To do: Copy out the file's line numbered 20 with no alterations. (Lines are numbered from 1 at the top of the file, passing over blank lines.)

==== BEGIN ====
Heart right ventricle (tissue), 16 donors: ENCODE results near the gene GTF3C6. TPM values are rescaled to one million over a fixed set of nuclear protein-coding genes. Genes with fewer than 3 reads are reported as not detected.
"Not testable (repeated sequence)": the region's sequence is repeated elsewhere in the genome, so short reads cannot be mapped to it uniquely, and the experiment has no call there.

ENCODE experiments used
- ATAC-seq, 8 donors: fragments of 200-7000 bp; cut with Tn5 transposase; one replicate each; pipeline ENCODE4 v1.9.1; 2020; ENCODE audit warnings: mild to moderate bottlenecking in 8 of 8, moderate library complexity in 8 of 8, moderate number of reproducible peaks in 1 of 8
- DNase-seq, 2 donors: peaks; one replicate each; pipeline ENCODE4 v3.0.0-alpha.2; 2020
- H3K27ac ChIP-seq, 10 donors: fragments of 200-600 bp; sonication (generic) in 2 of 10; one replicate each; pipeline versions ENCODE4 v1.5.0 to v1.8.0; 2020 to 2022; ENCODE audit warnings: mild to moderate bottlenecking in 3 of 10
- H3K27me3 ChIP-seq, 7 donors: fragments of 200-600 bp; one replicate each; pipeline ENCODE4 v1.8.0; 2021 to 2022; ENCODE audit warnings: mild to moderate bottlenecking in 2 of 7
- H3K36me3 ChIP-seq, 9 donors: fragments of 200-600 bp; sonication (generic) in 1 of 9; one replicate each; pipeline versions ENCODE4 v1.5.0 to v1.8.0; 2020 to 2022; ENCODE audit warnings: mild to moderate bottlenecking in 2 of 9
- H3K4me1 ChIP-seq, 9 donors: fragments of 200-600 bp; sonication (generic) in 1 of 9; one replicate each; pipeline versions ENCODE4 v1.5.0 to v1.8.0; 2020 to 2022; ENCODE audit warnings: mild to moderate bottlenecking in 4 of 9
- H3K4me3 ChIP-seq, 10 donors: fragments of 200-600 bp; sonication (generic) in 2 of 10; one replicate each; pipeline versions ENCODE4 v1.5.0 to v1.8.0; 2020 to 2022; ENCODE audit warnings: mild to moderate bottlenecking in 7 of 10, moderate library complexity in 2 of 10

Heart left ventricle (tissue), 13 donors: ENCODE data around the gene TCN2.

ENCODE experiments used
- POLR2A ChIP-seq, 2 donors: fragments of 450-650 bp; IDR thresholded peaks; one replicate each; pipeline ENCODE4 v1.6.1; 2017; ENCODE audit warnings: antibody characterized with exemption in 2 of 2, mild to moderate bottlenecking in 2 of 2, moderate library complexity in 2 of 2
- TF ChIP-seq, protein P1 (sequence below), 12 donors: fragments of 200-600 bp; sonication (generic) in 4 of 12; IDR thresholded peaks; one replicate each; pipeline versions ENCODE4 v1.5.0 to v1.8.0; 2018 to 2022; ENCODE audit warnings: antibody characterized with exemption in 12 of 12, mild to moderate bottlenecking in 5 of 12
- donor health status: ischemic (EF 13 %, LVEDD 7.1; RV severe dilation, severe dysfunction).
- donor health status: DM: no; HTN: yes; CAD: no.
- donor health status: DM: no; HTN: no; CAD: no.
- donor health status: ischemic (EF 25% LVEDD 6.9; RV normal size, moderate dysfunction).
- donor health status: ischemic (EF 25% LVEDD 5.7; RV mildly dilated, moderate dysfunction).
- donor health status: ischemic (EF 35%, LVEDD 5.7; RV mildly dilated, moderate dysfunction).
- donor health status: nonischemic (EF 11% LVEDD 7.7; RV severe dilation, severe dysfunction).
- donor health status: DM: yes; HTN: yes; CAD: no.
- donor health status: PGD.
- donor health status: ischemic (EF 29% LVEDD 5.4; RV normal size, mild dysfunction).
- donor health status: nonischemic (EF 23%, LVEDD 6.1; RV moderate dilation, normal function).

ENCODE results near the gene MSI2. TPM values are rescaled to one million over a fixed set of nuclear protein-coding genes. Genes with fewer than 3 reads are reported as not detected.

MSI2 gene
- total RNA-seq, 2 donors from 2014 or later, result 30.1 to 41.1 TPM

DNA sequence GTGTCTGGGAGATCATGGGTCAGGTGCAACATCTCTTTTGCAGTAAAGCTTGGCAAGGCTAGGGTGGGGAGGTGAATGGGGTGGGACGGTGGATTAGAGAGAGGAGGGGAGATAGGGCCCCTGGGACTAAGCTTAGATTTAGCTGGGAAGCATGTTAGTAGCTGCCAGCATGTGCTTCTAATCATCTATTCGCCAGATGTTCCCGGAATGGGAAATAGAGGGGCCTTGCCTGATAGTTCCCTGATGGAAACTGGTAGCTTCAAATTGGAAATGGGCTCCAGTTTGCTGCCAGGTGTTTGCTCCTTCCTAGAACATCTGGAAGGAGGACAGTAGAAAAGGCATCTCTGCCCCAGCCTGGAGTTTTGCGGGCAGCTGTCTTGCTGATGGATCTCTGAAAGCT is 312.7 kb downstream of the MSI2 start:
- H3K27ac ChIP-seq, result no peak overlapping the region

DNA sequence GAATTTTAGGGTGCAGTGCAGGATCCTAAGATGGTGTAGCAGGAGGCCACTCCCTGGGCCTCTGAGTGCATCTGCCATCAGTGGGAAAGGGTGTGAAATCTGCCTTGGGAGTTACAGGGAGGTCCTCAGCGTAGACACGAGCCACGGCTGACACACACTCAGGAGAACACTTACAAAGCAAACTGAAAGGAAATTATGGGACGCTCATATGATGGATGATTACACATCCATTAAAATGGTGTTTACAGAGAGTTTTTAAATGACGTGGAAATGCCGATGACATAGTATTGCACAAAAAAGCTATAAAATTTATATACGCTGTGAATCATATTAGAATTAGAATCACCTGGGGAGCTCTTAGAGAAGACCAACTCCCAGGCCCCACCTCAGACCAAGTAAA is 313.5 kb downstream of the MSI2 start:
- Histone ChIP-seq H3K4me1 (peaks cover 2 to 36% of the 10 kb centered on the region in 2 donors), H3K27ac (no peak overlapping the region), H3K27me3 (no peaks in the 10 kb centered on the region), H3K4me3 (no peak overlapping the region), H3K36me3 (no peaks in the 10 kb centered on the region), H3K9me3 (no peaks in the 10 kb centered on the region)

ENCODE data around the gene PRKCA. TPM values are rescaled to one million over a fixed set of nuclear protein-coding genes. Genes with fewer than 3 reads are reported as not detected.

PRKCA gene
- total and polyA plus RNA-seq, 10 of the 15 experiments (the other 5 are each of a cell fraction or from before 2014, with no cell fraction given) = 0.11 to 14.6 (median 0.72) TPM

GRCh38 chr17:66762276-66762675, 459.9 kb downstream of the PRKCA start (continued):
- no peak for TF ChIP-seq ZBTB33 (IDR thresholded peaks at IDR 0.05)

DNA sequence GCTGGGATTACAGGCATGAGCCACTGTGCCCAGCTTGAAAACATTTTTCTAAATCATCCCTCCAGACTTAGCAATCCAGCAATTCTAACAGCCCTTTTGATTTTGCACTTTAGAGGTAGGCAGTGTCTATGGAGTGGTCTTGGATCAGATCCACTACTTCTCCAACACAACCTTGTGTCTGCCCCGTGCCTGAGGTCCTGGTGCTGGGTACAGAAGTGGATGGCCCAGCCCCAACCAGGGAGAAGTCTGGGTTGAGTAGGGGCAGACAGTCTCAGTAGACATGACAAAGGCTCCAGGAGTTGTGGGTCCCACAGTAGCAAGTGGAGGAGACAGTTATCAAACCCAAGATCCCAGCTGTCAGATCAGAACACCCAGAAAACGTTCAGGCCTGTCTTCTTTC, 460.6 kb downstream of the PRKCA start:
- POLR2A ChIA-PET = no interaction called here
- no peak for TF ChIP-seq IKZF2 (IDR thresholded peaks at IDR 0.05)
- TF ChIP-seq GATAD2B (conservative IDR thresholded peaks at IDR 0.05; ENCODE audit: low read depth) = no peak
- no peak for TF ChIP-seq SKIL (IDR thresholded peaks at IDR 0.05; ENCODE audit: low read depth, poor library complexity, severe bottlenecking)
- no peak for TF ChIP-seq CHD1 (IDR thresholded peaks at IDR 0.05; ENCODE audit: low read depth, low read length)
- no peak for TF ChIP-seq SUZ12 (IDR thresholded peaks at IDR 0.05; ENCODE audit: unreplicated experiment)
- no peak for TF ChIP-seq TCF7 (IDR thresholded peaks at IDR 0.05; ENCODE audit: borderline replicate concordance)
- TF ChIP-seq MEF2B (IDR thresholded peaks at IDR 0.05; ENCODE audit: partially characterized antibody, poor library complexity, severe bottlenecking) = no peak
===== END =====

- donor health status: ischemic (EF 35%, LVEDD 5.7; RV mildly dilated, moderate dysfunction).